GREENSBORO — Attorneys for the city of Greensboro have filed an appeal with the N.C. Supreme Court over a lower court’s ruling that city officials could watch but not publicly discuss police videos of a controversial 2016 arrest.
The gag order, first applied in 2018 by Guilford County Superior Court Judge Susan Bray and later upheld by the N.C. Court of Appeals, violates the City Council’s First Amendment rights and is unconstitutional, the city argues in a legal brief filed with the state Supreme Court.
The city is asking the Supreme Court to review the Court of Appeals decision.
Zared Jones of Greensboro had alleged that police harassed him and his friends in downtown Greensboro in 2016, escalating tension and leading to their arrests. A 1-minute, 45-second video of the arrests was posted on YouTube, gaining public attention in 2017.
Under state law, police officers’ body-worn camera footage is not considered public nor a personnel record, and only those depicted in the video or their representative may view the footage, the Court of Appeals judge wrote.
In January 2018, Bray agreed to let the council and certain city officials view the body-worn camera footage but said they could only discuss it with each other. Any council member who violated the order was subject to a $500 fine and up to 30 days in prison, Bray ruled.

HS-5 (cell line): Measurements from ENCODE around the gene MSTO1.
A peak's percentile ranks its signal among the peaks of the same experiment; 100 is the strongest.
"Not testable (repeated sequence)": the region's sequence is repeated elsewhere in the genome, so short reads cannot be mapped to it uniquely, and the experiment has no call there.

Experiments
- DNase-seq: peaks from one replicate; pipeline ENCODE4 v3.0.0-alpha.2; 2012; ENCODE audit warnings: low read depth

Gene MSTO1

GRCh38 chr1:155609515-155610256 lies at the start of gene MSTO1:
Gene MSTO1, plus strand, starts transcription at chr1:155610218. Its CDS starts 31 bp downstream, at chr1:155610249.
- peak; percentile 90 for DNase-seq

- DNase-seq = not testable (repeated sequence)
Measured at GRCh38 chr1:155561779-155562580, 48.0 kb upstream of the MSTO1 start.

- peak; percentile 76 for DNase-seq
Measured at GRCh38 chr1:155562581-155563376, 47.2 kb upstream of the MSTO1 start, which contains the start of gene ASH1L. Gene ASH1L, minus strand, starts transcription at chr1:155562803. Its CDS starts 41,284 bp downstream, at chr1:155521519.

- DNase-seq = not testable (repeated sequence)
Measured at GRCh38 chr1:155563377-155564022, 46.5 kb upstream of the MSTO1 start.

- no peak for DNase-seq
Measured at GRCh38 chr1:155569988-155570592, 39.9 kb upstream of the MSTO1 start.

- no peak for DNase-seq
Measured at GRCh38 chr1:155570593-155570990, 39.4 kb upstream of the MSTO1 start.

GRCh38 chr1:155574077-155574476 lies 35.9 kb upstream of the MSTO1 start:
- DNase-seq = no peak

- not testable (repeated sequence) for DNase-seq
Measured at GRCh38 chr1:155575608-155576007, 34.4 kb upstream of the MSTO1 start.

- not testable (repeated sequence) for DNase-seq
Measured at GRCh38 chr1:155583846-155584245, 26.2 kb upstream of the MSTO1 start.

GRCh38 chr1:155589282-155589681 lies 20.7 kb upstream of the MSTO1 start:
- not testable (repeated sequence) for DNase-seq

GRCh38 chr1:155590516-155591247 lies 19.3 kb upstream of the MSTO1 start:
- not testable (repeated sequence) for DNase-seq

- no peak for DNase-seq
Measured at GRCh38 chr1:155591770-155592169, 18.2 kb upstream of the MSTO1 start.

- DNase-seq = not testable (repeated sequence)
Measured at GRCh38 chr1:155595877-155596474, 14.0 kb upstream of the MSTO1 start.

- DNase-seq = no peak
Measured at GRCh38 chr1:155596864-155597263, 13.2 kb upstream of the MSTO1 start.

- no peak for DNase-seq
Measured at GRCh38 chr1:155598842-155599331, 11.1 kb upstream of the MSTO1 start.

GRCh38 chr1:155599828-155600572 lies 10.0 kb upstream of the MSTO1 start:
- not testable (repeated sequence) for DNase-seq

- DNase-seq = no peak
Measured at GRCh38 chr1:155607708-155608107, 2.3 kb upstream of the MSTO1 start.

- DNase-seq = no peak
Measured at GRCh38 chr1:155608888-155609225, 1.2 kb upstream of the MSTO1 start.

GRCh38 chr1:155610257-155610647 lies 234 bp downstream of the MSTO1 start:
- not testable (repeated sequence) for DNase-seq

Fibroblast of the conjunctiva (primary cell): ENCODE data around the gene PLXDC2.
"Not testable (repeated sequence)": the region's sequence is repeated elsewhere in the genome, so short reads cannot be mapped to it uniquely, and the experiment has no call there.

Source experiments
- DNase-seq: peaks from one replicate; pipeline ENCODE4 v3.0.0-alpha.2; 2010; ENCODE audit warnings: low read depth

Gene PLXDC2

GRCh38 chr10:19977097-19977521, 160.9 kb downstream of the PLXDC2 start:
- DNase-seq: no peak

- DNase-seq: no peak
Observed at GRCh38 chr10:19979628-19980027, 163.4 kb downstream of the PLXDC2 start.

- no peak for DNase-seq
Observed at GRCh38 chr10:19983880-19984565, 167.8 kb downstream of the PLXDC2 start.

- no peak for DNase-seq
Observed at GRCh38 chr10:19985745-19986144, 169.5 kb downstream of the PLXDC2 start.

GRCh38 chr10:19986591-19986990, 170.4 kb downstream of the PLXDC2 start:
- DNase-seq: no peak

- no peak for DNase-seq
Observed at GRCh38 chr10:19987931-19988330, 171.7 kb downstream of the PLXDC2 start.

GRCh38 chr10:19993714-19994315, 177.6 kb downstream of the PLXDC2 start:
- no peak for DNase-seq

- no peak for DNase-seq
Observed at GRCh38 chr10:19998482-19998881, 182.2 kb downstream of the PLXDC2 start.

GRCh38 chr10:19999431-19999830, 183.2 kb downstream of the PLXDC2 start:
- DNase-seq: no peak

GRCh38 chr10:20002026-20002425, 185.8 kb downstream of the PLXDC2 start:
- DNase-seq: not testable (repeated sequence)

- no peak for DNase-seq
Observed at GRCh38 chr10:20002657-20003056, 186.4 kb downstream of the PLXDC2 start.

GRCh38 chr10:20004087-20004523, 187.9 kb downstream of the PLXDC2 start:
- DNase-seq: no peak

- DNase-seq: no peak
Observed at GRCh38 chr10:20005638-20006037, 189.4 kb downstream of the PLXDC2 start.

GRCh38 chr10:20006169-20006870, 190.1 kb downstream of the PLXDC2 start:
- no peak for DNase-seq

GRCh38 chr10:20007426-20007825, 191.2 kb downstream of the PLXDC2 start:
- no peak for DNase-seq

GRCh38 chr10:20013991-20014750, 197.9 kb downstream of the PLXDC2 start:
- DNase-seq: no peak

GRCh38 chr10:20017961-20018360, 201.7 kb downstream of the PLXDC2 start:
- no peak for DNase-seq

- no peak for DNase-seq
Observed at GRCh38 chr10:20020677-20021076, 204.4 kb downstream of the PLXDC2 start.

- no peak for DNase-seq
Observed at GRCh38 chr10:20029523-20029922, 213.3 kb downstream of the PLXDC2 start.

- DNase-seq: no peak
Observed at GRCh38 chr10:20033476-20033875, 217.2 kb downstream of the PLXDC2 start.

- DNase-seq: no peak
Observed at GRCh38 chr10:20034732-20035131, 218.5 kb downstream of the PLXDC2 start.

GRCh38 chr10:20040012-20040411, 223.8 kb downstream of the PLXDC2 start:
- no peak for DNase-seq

Council members, irritated over the ruling, had said earlier they would not view the videos under the gag order. But last week council members suggested they would be interested in viewing the videos.
According to the appeal filed Tuesday, city attorneys say:
- The Court of Appeals did not thoroughly consider the potential violation of constitutional rights that Bray’s motion may have committed.
- “Elected officials have fundamental speech rights with regard to matters of public concern, including allegations of police misconduct,” the city argues.
- The state statute restricting access to body-worn camera footage has never been tested in a high court, and “the proper interpretation of this statute is of major significance to the jurisprudence of the State; the Court of Appeals opinion should not stand as the only guidance on the scope of trial-court discretion to impose conditions on the release of such footage.”
The city’s brief to the Supreme Court also mentions a related case to underscore the importance of the issue.
Last week, Bray initiated a contempt of court action against one of Jones’ former attorneys, Graham Holt, because he recently sent an email to City Council in which he describes in detail what he saw on the videos. That email was later released as a public record and Bray contends the email violated the gag order when it became public.
“The city’s fears of criminal sanctions were well-founded,” city attorneys wrote.